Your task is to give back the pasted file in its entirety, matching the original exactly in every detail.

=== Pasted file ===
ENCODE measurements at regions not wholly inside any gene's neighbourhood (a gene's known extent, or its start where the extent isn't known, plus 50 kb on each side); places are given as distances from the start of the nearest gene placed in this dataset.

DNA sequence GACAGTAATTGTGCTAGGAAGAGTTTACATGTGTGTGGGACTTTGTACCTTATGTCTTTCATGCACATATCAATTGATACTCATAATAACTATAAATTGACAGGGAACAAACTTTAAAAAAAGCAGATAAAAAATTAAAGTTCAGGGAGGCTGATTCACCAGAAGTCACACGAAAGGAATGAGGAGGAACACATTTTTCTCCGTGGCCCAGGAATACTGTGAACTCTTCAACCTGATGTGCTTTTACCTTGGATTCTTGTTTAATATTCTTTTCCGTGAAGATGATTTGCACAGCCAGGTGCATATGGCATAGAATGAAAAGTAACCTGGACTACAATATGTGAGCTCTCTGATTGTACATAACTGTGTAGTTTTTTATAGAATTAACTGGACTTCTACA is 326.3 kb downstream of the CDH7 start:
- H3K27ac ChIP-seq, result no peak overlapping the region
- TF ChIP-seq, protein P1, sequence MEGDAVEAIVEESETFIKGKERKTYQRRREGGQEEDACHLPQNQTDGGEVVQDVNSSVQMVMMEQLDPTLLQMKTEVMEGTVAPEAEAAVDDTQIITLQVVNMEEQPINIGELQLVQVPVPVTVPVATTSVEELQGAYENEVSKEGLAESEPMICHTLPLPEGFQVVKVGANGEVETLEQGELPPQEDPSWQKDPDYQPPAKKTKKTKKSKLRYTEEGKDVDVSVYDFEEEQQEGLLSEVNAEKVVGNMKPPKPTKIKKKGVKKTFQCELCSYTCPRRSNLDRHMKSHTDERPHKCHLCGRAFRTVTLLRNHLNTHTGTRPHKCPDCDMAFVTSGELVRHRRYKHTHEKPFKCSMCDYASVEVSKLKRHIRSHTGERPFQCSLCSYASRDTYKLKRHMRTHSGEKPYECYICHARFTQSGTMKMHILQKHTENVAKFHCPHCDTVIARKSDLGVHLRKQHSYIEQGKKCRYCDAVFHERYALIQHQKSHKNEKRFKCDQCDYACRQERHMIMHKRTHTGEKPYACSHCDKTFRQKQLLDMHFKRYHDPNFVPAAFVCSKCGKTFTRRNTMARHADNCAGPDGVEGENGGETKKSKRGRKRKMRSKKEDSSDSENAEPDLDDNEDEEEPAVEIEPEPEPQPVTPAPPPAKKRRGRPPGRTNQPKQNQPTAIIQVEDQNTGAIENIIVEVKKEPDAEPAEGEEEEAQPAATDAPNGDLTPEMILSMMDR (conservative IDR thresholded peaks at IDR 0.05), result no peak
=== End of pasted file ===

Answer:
ENCODE measurements at regions not wholly inside any gene's neighbourhood (a gene's known extent, or its start where the extent isn't known, plus 50 kb on each side); places are given as distances from the start of the nearest gene placed in this dataset.

DNA sequence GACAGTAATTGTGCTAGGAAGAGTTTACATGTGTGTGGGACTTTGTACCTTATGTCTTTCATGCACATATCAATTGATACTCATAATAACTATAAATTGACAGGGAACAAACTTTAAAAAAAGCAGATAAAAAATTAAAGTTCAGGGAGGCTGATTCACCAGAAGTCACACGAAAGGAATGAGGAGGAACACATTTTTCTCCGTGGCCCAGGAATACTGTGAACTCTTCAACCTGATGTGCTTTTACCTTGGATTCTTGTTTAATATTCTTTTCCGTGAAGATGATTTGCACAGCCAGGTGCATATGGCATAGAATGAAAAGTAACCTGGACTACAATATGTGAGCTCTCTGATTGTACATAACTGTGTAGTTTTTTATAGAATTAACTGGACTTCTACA is 326.3 kb downstream of the CDH7 start:
- H3K27ac ChIP-seq, result no peak overlapping the region
- TF ChIP-seq, protein P1, sequence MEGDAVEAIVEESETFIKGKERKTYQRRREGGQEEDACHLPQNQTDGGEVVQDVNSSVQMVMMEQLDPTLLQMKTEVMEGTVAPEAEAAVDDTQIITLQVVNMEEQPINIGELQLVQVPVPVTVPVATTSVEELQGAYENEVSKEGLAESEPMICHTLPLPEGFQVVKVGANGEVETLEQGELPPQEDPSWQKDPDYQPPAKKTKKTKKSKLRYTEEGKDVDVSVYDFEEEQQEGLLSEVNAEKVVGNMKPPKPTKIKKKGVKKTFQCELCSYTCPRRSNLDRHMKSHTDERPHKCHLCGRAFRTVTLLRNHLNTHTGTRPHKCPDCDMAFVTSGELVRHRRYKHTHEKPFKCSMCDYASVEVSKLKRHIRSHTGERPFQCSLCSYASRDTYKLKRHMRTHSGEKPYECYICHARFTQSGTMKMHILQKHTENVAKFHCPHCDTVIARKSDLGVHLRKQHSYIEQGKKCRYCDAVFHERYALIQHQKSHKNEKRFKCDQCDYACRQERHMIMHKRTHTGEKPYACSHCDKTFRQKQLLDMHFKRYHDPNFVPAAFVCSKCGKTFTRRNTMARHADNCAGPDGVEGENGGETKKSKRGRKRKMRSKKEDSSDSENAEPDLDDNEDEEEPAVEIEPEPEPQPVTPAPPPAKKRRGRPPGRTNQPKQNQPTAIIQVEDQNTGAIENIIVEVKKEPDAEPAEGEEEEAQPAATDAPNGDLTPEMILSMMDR (conservative IDR thresholded peaks at IDR 0.05), result no peak